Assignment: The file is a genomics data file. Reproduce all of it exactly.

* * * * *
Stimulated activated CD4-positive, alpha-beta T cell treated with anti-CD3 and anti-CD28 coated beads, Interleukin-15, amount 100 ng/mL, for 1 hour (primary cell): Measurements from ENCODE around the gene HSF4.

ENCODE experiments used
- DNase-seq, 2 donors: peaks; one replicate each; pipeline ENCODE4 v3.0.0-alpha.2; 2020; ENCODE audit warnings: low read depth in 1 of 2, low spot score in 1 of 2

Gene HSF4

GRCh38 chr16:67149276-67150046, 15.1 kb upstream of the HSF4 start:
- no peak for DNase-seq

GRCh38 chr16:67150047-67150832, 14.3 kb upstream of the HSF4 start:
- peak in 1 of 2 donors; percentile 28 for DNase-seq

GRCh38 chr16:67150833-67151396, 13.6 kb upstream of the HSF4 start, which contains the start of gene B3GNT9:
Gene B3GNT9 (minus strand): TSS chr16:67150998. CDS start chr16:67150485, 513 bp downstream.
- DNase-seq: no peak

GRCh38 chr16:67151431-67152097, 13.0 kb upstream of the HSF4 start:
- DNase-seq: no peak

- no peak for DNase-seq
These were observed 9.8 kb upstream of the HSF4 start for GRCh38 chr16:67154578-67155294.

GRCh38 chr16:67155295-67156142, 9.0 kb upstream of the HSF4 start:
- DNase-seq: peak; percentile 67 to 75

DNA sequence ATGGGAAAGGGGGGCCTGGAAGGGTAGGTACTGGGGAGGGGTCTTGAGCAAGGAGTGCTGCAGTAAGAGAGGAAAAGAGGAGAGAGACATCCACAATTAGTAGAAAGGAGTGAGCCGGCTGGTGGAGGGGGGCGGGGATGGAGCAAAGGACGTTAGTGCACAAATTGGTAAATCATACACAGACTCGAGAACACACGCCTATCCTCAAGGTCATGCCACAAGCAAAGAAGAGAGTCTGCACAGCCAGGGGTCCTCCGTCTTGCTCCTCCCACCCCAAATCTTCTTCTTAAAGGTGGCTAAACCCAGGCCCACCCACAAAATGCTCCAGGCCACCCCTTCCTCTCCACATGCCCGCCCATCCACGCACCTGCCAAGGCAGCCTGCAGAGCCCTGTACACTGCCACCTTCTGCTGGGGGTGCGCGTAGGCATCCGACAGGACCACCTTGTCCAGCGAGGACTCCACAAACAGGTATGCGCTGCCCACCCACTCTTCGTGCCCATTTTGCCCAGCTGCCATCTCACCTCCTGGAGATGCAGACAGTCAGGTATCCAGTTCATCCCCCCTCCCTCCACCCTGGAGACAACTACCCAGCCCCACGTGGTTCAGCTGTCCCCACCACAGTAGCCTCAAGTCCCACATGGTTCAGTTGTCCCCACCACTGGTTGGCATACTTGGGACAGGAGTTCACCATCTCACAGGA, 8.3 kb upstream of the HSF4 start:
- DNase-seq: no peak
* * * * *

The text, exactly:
Stimulated activated CD4-positive, alpha-beta T cell treated with anti-CD3 and anti-CD28 coated beads, Interleukin-15, amount 100 ng/mL, for 1 hour (primary cell): Measurements from ENCODE around the gene HSF4.

ENCODE experiments used
- DNase-seq, 2 donors: peaks; one replicate each; pipeline ENCODE4 v3.0.0-alpha.2; 2020; ENCODE audit warnings: low read depth in 1 of 2, low spot score in 1 of 2

Gene HSF4

GRCh38 chr16:67149276-67150046, 15.1 kb upstream of the HSF4 start:
- no peak for DNase-seq

GRCh38 chr16:67150047-67150832, 14.3 kb upstream of the HSF4 start:
- peak in 1 of 2 donors; percentile 28 for DNase-seq

GRCh38 chr16:67150833-67151396, 13.6 kb upstream of the HSF4 start, which contains the start of gene B3GNT9:
Gene B3GNT9 (minus strand): TSS chr16:67150998. CDS start chr16:67150485, 513 bp downstream.
- DNase-seq: no peak

GRCh38 chr16:67151431-67152097, 13.0 kb upstream of the HSF4 start:
- DNase-seq: no peak

- no peak for DNase-seq
These were observed 9.8 kb upstream of the HSF4 start for GRCh38 chr16:67154578-67155294.

GRCh38 chr16:67155295-67156142, 9.0 kb upstream of the HSF4 start:
- DNase-seq: peak; percentile 67 to 75

DNA sequence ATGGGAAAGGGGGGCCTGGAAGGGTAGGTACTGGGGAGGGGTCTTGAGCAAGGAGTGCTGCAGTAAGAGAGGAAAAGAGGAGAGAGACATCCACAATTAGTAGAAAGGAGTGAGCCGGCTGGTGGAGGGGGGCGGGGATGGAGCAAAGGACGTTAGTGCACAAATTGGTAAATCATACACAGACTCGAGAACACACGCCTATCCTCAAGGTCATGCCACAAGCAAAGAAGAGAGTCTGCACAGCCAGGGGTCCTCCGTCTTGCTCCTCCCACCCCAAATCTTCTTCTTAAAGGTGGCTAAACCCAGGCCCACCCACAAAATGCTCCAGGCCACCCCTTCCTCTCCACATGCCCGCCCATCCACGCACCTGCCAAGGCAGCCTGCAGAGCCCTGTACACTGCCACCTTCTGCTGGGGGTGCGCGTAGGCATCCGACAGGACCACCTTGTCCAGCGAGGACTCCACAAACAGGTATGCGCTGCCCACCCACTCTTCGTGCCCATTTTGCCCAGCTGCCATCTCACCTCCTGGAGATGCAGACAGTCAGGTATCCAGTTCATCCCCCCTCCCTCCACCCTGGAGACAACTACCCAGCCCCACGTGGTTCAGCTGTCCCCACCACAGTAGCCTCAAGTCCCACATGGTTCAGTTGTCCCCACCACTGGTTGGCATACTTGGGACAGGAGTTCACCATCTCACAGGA, 8.3 kb upstream of the HSF4 start:
- DNase-seq: no peak